Former MLB Network reporter and current CSNNE anchor Trenni Kusnierek discusses dealing with depression in a feature on MilwaukeeMag.com.
Based on her TV appearances, one would peg Kusnierek as just about the last person to deal with depression, but that’s one reason why she wanted to tell her story. She said she decided to talk about her history with the illness after Junior Seau’s suicide earlier this year.
“Just understanding a little bit of what he must have been going through, and people not understanding,” she said. “Then thinking they’ll never understand because he’s dead. If people aren’t willing to talk about it, how can we move forward?”
Kusnierek also talks about starting and stopping antidepressants. After her “amicable divorce” with MLB Network in 2010, she tried stopping them again, but said she knew within two weeks it was the wrong decision. “Maybe I’m just a person who needs to be on medication for the rest of my life,” she said.
After a couple of years back at home in Milwaukee, Kusnierek just relocated to Boston to start a job with CSNNE this month. “I feel infinitely different about this move. I’m mature enough this time to leave,” she said. “I even talked to my therapist about it. She said, ‘You had to go through all of that.’ Sometimes, you have to go through really sh**ty stuff to get to a better place.”
You can read the full piece here.
On Friday the Atlanta Braves announced a new policy for outside food, prohibiting ticket holders from bringing in their own. This was a reversal of their old policy — and the policies of the majority of teams around the league — which allowe fans to bring in soft-sided coolers with their own food and beverages, at least as long as the beverages were sealed.
The Braves claimed that the policy change was “a result of tighter security being put into place this season throughout the league,” but this was clearly untrue as no other teams are cracking down on outside food like this. If there are new security procedures, everyone else is able to accommodate them without an opportunistic crackdown on fans bringing in PB&J for their toddlers. It seemed more likely that this was a simple cash grab.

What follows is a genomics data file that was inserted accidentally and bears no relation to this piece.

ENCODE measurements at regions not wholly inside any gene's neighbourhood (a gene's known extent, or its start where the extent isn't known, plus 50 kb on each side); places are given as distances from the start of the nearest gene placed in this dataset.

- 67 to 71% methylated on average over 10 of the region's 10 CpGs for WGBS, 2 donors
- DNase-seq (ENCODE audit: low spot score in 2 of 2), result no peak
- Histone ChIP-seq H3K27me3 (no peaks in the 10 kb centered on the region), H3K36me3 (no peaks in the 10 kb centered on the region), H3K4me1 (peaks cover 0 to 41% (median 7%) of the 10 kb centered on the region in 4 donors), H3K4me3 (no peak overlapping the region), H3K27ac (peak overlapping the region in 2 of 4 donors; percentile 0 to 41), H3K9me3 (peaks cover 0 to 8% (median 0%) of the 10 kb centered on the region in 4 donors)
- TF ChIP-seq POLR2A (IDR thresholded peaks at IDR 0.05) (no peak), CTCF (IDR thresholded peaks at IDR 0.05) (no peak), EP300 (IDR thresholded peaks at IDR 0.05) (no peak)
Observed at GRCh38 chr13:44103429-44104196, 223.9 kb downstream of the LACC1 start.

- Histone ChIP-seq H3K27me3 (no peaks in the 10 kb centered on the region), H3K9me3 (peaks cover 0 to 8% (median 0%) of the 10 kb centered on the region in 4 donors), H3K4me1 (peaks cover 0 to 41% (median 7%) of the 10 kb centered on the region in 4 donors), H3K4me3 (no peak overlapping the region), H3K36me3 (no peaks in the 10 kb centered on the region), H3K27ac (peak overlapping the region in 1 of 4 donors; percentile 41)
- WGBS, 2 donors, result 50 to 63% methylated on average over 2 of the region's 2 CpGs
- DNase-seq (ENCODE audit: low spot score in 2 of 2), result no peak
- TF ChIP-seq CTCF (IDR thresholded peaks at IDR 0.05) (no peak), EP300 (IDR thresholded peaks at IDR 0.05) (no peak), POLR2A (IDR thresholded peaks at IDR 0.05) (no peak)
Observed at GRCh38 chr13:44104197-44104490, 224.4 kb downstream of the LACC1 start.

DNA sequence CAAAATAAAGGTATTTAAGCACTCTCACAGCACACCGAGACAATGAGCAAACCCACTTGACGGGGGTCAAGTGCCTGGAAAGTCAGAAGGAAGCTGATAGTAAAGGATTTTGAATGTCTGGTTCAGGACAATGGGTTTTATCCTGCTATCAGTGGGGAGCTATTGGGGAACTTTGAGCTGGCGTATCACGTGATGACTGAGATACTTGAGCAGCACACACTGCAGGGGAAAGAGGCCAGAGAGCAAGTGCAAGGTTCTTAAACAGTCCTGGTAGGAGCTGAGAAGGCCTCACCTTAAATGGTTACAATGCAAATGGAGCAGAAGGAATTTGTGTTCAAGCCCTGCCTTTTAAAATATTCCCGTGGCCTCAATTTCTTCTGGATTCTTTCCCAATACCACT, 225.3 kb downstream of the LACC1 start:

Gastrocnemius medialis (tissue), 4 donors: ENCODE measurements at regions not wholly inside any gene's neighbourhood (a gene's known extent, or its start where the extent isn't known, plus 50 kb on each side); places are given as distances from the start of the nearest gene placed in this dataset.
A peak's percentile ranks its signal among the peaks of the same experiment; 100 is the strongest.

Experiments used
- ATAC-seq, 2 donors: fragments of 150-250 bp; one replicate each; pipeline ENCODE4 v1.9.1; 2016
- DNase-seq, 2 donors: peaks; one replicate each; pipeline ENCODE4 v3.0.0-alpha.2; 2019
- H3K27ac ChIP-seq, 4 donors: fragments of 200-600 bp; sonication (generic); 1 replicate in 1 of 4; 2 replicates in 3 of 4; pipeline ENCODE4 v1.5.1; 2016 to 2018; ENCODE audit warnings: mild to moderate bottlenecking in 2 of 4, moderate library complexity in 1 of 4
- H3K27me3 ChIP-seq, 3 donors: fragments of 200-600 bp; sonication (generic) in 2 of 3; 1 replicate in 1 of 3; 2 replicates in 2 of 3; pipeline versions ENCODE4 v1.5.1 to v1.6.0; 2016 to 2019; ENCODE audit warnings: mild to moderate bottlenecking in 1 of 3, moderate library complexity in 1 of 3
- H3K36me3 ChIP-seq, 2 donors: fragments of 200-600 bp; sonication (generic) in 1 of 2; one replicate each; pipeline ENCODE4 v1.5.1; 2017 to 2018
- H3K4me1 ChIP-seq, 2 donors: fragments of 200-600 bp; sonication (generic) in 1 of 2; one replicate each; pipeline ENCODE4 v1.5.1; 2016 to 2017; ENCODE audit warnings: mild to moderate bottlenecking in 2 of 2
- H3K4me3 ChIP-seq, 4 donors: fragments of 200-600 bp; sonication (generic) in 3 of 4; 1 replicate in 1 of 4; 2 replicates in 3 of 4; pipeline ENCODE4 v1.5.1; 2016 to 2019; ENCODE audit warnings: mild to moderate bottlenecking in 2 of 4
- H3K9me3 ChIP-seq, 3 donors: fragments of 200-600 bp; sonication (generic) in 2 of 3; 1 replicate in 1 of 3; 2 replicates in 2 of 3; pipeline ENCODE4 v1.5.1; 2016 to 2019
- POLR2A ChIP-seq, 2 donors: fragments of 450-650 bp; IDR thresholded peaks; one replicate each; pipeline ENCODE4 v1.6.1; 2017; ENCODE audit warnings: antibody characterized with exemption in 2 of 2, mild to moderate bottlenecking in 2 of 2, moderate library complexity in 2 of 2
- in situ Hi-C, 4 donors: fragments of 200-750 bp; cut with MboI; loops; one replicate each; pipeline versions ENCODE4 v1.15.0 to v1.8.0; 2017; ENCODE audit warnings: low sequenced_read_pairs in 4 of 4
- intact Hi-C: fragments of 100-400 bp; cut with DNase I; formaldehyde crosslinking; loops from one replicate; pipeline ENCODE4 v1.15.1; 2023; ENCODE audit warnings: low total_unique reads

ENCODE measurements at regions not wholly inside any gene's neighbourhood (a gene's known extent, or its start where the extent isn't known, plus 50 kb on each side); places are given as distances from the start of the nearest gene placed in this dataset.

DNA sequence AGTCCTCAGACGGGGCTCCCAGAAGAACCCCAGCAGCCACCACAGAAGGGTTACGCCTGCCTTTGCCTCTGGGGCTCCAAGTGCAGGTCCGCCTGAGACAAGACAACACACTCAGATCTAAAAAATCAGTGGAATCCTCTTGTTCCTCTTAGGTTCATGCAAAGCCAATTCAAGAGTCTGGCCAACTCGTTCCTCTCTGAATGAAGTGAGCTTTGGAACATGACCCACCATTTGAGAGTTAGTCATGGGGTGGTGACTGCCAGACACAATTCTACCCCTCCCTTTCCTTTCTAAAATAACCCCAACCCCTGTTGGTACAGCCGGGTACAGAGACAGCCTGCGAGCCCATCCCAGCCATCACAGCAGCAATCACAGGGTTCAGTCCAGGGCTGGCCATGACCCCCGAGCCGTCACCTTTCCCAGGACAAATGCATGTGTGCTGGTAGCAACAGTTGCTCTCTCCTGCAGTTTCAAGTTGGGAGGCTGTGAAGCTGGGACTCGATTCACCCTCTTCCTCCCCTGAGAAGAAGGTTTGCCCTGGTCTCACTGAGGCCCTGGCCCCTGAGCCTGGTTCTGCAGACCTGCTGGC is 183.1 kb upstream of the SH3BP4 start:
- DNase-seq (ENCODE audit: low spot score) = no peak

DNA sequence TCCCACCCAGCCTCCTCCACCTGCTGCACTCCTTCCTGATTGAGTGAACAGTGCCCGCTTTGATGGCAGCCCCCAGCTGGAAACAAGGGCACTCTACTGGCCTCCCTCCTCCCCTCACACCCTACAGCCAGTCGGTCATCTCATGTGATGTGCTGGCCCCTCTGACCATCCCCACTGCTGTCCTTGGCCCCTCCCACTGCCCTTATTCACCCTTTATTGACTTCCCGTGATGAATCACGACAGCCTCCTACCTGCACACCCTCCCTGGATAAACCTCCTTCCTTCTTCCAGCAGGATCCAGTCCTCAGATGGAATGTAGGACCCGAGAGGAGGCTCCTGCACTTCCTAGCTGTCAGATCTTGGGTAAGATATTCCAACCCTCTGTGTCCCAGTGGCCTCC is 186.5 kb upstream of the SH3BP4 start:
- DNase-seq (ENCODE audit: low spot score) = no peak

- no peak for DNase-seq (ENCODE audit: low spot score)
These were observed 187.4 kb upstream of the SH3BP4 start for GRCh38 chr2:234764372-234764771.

Today the Braves have reversed the policy somewhat:
While they’re looking for kudos here, this is likewise an admission that the “security” stuff was bull because, last I checked, security procedures aren’t subject to popular referendum and aren’t changed when people complain. What really happened here, it seems, is the Braves, for the first time in living memory, were called out by the public for their greed and realized that even they have some responsibility to not be jackasses about this sort of thing.
Still, a gallon bag policy is not the same as it was before. You could bring coolers into Turner Field and still can bring them into most parks around the league. But I guess this is better than nothing.
It’s just gossip now, but Politico is hearing that Donald Trump is in talks to throw out the first pitch at Nationals Park on Opening Day. The Nats are not commenting. Neither are the Palm Beach Cardinals of the Florida State League, who no doubt feel slighted given that the president effectively is a local.
With the caveat that, on Opening Day, tickets are likely to be more expensive and thus you’re likely to have a lot more rich people and friends-of-the-owners in attendance, thereby ensuring a more conservative crowd, I’m struggling to imagine a situation in which Trump strolls on to a baseball field in a large American city and isn’t booed like crazy. He’s polling as low as 36% in some places. He’s not exactly Mr. Popular.
Oh well. I look forward to him three-bouncing one to Matt Wieters and then grabbing his phone and tweeting about how it was the best, most tremendous first pitch in baseball history. Or blaming Hillary Clinton for it in the event he admits that it was a bad pitch.